Turbomachinery is a core subject in many engineering curriculums. However, many graduates joining the oil and gas industry are designated as rotating equipment engineers. Though turbomachinery and rotating equipment are used synonymously, all turbomachinery are rotating equipment but not vice versa. Turbinis in Latin implies spin or whirl, and a natural question that arises is – what are the factors that differentiate turbomachinery?  In a general sense the term, “rotating” covers  the majority equipment used in the industry be it in the upstream, mid-stream or the downstream segment. Yet top rotating equipment specialist in the industry are seen spending their prime time or often being associated with certain unique and specific types of critical rotating machines – the turbomachines.Oil and Gas

In a classical sense, turbomachines are devices in which energy is added into or taken out from a continuously flowing fluid by the dynamic action of one or more moving blade rows. By this definition propellers, wind turbines and unshrouded fans are also turbomachines but they require a separate treatment. The subject of fluid mechanics, aerodynamics, thermodynamics and material mechanics of turbomachinery when limited to machines enclosed by a closely fitting casing or shroud through which a measurable quantity of fluid passing in unit time makes the practical linkage to rotating equipment – those which absorb power to increase the fluid pressure or head (fans, compressors and pumps) and those that produce power by expanding fluid to a lower pressure or head (hydraulic, steam and gas turbines). Further classification into axial, radial and mixed type (based on flow contour), and impulse & reaction (based on principle of energy transfer) is common. It is the large range of service requirement that leads to different type of pump (or compressor) and turbine in service.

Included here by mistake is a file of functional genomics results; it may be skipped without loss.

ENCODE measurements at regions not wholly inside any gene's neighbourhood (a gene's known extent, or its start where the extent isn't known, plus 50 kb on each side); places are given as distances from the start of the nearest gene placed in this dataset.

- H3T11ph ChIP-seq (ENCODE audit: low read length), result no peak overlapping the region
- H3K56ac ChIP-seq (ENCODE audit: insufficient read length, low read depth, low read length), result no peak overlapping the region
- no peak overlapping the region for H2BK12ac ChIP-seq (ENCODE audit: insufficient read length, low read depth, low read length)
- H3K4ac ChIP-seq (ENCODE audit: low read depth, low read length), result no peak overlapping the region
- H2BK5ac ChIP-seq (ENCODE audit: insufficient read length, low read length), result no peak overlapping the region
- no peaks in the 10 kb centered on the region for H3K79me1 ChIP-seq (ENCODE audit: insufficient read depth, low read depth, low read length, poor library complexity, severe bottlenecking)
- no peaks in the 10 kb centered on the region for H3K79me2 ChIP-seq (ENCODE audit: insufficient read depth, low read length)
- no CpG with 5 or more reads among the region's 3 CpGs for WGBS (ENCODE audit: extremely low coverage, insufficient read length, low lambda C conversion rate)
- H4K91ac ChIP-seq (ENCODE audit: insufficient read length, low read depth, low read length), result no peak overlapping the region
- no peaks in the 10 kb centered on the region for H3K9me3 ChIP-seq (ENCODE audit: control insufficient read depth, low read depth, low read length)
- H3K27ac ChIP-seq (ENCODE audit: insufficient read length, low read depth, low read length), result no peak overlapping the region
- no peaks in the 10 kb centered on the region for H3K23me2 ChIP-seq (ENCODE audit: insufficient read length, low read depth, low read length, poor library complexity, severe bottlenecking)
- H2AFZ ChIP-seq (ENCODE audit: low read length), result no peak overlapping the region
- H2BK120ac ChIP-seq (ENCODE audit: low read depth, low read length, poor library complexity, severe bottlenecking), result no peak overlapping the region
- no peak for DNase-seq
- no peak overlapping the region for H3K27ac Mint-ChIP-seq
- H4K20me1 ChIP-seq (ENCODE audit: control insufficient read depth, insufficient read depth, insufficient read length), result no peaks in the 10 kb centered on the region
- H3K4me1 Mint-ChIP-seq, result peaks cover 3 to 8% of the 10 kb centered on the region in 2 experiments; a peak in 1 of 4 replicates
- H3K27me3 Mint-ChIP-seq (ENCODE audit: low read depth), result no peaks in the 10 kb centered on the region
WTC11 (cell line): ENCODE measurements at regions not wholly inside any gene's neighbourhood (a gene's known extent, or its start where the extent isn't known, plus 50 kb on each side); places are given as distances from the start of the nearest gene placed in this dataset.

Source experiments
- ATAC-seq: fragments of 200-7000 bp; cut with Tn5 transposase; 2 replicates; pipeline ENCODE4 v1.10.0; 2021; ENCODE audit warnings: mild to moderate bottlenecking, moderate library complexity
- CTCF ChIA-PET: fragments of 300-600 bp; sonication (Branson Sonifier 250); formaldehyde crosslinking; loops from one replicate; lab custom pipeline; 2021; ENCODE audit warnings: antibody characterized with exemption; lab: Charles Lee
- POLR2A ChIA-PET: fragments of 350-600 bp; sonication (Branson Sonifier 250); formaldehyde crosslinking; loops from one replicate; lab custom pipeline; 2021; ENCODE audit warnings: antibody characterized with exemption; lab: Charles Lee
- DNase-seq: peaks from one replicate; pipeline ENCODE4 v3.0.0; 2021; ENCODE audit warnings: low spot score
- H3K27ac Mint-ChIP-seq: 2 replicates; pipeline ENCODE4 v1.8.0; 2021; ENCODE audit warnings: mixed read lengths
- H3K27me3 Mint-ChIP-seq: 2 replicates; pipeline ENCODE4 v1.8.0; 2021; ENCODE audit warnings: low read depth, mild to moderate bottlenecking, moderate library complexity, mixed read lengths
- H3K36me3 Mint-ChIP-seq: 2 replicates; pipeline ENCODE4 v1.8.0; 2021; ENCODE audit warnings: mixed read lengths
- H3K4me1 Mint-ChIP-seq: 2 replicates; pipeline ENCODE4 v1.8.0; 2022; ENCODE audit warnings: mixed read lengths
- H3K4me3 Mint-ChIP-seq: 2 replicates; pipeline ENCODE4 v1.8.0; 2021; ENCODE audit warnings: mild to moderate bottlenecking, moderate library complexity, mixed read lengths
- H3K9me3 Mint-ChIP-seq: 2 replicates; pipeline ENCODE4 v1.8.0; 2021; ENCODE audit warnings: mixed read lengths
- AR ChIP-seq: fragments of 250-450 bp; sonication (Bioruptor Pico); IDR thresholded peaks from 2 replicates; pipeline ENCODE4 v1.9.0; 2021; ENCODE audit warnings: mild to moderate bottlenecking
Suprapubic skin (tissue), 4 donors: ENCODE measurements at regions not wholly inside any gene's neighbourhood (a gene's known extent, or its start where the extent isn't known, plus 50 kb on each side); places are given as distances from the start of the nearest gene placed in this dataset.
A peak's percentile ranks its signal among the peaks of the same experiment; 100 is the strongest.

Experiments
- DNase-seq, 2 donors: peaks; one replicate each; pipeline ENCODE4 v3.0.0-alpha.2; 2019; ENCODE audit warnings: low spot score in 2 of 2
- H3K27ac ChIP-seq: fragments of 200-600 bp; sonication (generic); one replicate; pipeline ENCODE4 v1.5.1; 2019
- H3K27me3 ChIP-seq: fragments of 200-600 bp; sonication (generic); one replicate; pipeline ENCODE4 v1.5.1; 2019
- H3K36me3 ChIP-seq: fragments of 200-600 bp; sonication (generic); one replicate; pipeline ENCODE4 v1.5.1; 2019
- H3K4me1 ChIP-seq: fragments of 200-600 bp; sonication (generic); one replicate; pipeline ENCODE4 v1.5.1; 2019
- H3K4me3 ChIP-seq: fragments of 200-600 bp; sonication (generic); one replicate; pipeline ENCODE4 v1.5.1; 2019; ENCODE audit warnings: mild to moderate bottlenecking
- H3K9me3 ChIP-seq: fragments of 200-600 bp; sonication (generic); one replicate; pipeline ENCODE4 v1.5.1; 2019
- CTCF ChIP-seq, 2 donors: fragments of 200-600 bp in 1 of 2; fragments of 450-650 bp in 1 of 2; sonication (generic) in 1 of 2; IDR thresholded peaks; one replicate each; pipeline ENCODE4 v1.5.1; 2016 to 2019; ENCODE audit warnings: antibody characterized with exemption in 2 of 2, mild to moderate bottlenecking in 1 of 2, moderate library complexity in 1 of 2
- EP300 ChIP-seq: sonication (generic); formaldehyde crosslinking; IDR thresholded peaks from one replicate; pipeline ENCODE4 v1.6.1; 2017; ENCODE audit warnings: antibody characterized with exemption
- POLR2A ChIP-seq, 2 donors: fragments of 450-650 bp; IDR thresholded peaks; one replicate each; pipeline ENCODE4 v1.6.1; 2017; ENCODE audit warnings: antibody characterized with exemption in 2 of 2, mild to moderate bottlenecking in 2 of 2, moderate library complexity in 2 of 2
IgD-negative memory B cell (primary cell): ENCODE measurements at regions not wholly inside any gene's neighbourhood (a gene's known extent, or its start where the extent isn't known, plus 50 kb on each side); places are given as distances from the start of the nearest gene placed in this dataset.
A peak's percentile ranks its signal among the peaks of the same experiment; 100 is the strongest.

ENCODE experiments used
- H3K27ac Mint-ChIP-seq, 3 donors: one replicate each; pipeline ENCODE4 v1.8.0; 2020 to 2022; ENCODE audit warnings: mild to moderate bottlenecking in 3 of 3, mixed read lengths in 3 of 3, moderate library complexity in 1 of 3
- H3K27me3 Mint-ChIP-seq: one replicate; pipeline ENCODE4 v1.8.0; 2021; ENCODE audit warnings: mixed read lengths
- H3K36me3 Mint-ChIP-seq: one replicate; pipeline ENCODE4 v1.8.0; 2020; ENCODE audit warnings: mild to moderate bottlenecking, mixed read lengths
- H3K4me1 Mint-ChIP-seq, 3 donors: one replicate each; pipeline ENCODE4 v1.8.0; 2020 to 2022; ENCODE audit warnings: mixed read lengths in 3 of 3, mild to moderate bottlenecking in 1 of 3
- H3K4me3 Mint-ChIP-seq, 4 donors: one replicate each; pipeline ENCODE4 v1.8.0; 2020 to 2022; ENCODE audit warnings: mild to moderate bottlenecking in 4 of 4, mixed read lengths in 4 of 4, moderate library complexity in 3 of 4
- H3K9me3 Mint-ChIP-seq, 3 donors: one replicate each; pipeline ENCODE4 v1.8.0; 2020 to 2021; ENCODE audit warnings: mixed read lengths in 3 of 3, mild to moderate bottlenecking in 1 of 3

Read More

Liquid Rocket Propulsion with SoftInWay

Preliminary Design of Fuel Turbine

Operation of most liquid-propellant rocket engines, first introduced by Robert Goddard in 1926- is simple. Initially, a fuel and an oxidizer are pumped into a combustion chamber, where they burn to create hot gases of high pressure and high speed. Next, the gases are further accelerated through a nozzle before leaving the engine. Nowadays, liquid propellant propulsion systems still form the back-bone of the majority of space rockets allowing humanity to expand its presence into space. However, one of the big problems in a liquid-propellant rocket engine is cooling the combustion chamber and nozzle, so the cryogenic liquids are first circulated around the super-heated parts to bring the temperature down.